A real hit isn't just a flat feeling or tired legs. It's a total inability to continue, marked by nausea, extreme physical weakness, lack of coordination, and a deeply horrible feeling. Essentially, “bonking” is exercise-induced hypoglycemia or low blood sugar. That's when you need to stop every 100 m to slow your heart rate and deal with dizziness.
When 2 km from home you feel unreachable. I also remember excessive saliva and extreme hunger. Often, people associate the word bonk with hitting the wall during resistance events. For endurance athletes, it's a sudden and overwhelming feeling of running out of energy.
You were running or riding at what seemed like a manageable pace, and then, apparently, without warning, your legs turned to cement. With heavy legs, a feeling of fatigue all over the body, and sometimes dizziness, you are forced to stop. Hitting, or hitting the wall, is a term that most athletes recognize. While it's not something everyone experiences, when you hit, you'll know.
It's unmistakable that the feeling of severe weakness, fatigue, confusion, and disorientation is something you don't want to experience more than once. Knowing your body and paying attention to how you feel is more important than simply eating and drinking on a schedule. This ability to effectively recognize what is different from your normal situation or feeling could prove to be a lifesaver. But what should you do if you feel very sick during a trip, perhaps experience symptoms that are more extreme than usual, or even totally different from anything you have experienced before because of the same level of effort? The word “really” is the operative phrase here, but it's important to try to define for yourself what feels typical or normal versus what feels abnormal during a trip, since you're ultimately the best judge at discriminating between the two.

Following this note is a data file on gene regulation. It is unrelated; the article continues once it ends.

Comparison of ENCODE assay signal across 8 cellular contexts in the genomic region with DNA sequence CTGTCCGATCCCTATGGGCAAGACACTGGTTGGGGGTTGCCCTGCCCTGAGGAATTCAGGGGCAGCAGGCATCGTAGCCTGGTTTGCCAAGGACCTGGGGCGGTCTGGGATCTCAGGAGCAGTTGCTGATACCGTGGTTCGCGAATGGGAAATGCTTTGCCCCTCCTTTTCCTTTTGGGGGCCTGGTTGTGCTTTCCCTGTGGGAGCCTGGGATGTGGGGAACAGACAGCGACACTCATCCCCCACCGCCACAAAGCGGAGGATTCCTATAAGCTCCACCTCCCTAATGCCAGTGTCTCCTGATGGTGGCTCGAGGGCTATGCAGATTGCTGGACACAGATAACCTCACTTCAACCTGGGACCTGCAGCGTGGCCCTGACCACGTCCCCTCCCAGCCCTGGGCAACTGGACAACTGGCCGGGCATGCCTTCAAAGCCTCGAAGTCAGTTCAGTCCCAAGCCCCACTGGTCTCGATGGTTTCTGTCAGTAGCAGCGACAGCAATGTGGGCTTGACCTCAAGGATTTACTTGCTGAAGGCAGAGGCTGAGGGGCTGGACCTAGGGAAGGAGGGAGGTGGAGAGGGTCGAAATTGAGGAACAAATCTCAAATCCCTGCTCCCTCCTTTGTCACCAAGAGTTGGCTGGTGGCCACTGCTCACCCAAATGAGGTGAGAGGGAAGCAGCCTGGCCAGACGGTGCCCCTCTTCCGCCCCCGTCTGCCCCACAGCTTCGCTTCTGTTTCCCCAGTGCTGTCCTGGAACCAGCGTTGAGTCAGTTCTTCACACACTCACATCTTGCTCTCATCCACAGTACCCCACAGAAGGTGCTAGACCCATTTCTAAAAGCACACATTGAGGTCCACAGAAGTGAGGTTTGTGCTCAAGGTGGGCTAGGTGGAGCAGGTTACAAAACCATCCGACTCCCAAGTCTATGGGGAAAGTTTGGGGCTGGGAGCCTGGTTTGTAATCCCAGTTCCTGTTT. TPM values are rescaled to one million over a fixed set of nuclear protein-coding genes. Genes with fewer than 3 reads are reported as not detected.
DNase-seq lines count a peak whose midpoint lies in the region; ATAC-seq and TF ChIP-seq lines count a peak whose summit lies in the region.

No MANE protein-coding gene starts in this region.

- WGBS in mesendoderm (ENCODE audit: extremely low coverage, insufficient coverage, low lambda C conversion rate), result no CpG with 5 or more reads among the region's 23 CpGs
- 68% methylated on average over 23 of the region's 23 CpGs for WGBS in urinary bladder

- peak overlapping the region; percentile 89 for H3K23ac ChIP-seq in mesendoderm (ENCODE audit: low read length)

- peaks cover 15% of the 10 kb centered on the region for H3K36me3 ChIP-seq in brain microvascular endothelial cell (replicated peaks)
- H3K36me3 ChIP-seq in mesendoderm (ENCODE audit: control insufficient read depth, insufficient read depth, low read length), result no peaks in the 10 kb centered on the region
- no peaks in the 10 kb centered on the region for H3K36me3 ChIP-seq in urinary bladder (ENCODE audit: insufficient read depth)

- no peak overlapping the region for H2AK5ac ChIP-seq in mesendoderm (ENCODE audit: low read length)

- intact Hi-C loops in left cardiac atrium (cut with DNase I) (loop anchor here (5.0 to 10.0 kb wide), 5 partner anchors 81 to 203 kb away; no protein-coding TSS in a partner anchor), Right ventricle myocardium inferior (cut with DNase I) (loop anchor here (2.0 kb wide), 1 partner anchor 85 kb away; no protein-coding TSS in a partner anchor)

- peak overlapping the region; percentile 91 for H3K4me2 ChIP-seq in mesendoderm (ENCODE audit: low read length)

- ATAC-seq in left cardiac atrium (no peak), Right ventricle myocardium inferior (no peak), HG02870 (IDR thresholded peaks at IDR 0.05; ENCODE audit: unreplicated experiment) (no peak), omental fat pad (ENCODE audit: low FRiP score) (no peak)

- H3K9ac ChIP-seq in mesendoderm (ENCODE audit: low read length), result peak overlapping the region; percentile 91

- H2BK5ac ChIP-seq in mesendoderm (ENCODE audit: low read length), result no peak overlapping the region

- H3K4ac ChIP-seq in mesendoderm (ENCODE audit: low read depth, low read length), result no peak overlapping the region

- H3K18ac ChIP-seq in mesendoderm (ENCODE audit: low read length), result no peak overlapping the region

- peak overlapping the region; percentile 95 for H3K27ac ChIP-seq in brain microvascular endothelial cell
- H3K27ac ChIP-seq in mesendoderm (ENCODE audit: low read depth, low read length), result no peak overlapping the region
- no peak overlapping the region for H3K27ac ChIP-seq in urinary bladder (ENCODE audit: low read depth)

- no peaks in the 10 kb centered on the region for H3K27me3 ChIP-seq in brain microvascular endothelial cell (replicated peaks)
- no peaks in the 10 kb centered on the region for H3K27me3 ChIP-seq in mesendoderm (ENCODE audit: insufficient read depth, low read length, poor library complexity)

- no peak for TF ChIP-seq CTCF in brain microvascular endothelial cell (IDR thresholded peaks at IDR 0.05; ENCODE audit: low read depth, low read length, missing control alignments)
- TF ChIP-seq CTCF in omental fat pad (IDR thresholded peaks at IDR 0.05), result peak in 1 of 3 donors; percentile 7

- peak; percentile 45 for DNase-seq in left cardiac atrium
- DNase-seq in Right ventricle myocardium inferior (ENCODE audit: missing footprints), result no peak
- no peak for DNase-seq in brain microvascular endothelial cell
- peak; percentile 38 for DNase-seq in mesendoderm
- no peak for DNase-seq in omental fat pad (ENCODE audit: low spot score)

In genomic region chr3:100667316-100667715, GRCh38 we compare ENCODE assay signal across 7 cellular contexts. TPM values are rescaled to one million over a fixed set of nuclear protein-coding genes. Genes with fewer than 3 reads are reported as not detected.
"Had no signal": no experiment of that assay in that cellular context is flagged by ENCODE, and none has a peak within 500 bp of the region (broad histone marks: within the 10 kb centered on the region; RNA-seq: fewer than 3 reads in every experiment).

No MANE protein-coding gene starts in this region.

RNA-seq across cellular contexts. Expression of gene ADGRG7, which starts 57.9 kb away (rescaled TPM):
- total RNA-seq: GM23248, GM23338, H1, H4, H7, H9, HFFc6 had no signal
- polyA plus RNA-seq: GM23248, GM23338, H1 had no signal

I thought I had a “little blow” once when I went from feeling in the best shape of my life to having absolutely no power after a corner. The feeling is said to be similar to taking a blow to the head (a blow to the head) and being eliminated from the competition. The important point to remember in these situations is that anyone can experience a shock while driving, but if you really feel unwell, and especially if any of the above symptoms are also present, you should immediately stop riding and seek medical attention. You hit yourself while driving, if you feel sick afterwards, are just lingering effects of glycogen depletion.
Basically, I will be sailing at 18 MPH on the plains and all of a sudden my speed will drop to 12 MPH for what seems like the same effort. If it happens to you, prioritizing a large carbohydrate intake in the first few hours is essential and then you should keep your training intensity low, while you snack between meals, for a day or two until you start to feel like you're back where you need to save energy. There may be a finer balance to achieve with shorter endurance events, such as those lasting less than a couple of hours, where the trade-off with feeling “heavy” at first may not pay off later on.